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Originally published Saturday, March 3, 2007 at 12:00 AM

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Abolitionist's story told

Chances are many Americans haven't heard of him. But if U.S. evangelical leaders and others have their way, the 19th-century evangelical...

Religion News Services

Chances are many Americans haven't heard of him. But if U.S. evangelical leaders and others have their way, the 19th-century evangelical and abolitionist William Wilberforce soon will become a household name.

A new film, "Amazing Grace," which opened nationwide Feb. 23, marks the 200th anniversary of the end of the British slave trade — a cause championed by Wilberforce in Parliament as the first step in eventually abolishing slavery itself.

Evangelicals hope to use the film to reclaim Wilberforce as one of the early architects of modern-day evangelism and to raise awareness about modern-day slavery.

The film was produced partly by the sister company of Walden Media, a leading distributor of faith-friendly films — "The Chronicles of Narnia," among others — that is led by influential Colorado evangelical Philip Anschutz.

Director Michael Apted said he initially turned down the project because he didn't like the film's direction as a linear biopic focusing on Wilberforce's faith.

Apted suggested switching the story to focus on Wilberforce's anti-slavery crusade. He brought on Oscar-nominated screenwriter Steven Knight to develop the idea.

"Christianity, of course — that's very important to the inner man," said Apted, the president of the Directors Guild of America, "but [we wanted] to make the slave trade the center of the film and then to cherry-pick, as it were, from his life as you needed."

Wilberforce was born into a wealthy trading family in 1759 in England. By the age of 21, he was a member of Parliament. Around that time, he converted to evangelicalism.

Albion Urdank, a professor of British and European history at University of California, Los Angeles, said about 500 Church of England clergy would have called themselves evangelicals when Wilberforce joined the movement. Evangelicals were considered part of the "low church," along with John Wesley's Methodists, and somewhat radical.

The Methodists and evangelicals worked closely together. Wilberforce teamed up with John Newton (played by Albert Finney), a former slave-ship-captain-turned-evangelical who penned the words to the hymn "Amazing Grace." Wilberforce used Newton's hymn as an unofficial anthem for his mission.

Wilberforce also collaborated with a group known broadly as the Clapham Sect — the "Anglican elite," Urdank said — who "took a humanitarian-reformist interest in the question of slavery."

Wilberforce worked the political structure for two decades to launch a petition against slavery and boycott the sugar industry and its reliance on slaves. The bill to end the slave trade passed in 1807, and by 1833 Parliament outlawed slavery.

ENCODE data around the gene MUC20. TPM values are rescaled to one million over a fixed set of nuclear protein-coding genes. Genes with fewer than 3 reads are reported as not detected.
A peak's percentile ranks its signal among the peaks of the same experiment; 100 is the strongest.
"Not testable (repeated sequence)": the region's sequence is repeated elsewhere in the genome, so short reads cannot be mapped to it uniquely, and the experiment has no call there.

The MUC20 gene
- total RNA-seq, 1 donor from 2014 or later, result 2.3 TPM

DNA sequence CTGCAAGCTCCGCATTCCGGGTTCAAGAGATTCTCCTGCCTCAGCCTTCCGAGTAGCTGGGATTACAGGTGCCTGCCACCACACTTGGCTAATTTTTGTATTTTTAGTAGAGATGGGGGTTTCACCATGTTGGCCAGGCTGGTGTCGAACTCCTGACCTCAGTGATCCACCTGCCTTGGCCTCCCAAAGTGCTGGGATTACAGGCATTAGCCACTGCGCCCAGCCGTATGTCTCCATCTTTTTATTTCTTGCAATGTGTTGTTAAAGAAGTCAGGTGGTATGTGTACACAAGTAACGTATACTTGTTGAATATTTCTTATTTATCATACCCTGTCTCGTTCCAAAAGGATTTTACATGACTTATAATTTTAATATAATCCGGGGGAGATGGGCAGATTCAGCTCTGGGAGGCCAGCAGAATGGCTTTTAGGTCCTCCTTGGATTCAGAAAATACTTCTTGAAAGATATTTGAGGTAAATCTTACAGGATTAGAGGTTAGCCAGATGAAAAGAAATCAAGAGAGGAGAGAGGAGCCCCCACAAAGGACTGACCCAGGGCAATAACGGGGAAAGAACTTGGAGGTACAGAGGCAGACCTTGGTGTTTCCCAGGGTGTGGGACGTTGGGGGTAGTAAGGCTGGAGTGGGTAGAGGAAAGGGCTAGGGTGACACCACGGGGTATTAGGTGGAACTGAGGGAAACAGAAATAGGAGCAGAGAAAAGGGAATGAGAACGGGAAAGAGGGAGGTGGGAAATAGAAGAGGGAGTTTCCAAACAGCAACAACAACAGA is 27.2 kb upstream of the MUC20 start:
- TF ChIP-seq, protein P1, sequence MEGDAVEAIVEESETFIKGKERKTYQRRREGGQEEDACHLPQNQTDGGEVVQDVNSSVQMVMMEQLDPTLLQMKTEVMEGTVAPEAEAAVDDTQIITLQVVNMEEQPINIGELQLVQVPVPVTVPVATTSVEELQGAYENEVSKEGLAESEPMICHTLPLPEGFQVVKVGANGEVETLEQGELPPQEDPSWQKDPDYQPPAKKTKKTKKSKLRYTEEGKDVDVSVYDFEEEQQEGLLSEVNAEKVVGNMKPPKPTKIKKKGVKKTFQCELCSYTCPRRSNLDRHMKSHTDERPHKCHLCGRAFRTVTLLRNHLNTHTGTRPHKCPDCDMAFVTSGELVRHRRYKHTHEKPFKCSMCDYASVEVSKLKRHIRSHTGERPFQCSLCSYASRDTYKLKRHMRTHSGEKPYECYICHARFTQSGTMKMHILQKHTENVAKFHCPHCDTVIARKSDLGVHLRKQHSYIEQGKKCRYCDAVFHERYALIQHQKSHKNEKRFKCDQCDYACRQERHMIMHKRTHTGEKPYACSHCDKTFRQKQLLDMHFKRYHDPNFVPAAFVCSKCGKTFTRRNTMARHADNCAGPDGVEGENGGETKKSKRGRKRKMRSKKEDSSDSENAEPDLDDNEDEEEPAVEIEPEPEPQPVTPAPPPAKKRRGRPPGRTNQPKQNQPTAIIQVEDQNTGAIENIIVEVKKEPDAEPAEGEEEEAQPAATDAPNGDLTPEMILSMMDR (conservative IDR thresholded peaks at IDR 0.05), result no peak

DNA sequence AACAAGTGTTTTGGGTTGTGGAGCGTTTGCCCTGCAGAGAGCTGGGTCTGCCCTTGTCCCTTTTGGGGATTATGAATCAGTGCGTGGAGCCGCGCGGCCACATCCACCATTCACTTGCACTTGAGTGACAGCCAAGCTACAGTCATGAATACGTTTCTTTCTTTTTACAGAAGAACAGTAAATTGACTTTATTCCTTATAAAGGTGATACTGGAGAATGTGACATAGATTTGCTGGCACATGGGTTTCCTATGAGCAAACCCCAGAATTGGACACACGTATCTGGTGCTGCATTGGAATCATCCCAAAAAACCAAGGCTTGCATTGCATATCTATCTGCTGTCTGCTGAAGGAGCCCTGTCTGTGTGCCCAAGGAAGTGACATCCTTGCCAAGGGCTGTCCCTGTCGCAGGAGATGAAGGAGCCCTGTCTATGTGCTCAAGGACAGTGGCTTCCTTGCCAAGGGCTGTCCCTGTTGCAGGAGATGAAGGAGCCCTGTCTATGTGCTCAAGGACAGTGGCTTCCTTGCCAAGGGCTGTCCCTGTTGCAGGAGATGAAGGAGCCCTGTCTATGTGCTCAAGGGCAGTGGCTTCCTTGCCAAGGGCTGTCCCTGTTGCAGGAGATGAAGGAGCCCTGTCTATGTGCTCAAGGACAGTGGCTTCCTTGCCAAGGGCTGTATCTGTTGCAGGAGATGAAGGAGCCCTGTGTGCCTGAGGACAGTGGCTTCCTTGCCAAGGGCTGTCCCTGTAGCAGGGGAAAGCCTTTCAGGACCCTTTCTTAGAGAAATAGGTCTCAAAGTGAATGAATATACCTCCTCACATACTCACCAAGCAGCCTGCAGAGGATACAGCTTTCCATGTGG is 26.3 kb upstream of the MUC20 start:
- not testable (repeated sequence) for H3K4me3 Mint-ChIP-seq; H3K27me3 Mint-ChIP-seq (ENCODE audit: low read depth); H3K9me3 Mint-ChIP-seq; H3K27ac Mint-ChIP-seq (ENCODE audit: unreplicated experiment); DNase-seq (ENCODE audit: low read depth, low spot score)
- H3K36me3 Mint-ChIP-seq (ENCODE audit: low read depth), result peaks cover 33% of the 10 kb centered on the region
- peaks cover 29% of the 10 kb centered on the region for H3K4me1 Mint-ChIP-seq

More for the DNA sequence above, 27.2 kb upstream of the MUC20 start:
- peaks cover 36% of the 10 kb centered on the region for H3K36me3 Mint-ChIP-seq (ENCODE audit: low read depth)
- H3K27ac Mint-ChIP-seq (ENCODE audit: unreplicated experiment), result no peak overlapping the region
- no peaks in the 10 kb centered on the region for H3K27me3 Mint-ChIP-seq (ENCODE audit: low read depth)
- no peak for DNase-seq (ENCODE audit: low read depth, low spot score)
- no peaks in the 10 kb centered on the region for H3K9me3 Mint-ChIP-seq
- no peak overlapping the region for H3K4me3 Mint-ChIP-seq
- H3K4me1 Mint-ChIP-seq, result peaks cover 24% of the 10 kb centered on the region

Ioan Gruffudd, the Welsh actor who plays Wilberforce in "Amazing Grace," said he was struck by Wilberforce's extensive daily diary entries. "He would write down in his diary what he felt bad about he had done that day," Gruffudd said. "Sort of beating himself up, at the same time doing this noble thing."

Now, evangelical groups and others are organizing events to commemorate Wilberforce's life and his fight against slavery.

Among activities:

• Walden Media's Amazing Change Campaign has set up a Web site ( to "carry on Wilberforce's vision of mercy and justice." Visitors are urged to sign a petition to end modern-day slavery.

• The World Evangelical Alliance has created a resource guide for the film, including sermon tips, small-group guides, PowerPoint presentations and video clips.

The evangelical push to reclaim Wilberforce, however, is not without its critics.

Randall Balmer, an expert on evangelicals at Barnard College/Columbia University in New York, said religious conservatives "are taking great pains to style themselves as the so-called 'new abolitionists' in order to emphasize the moral parallel between their opposition to abortion and the abolitionist movement in the early 19th century."

Balmer finds that a bit disingenuous.

"As I see it, the great contribution of 19th-century evangelicals was to work on behalf of those on the margin of society, including slaves but also women and the poor," he said. "I simply don't see that range of concerns reflected in the actions and the agenda of the religious right at the turn of the 21st century."

For his part, Apted hopes the movie will attract evangelicals and nonevangelicals alike who are drawn to Wilberforce as a man of principle. "He wanted to make the world in his own terms a better place," Apted said, "[and] he didn't do it by lecturing people [and] taking the morally superior position."

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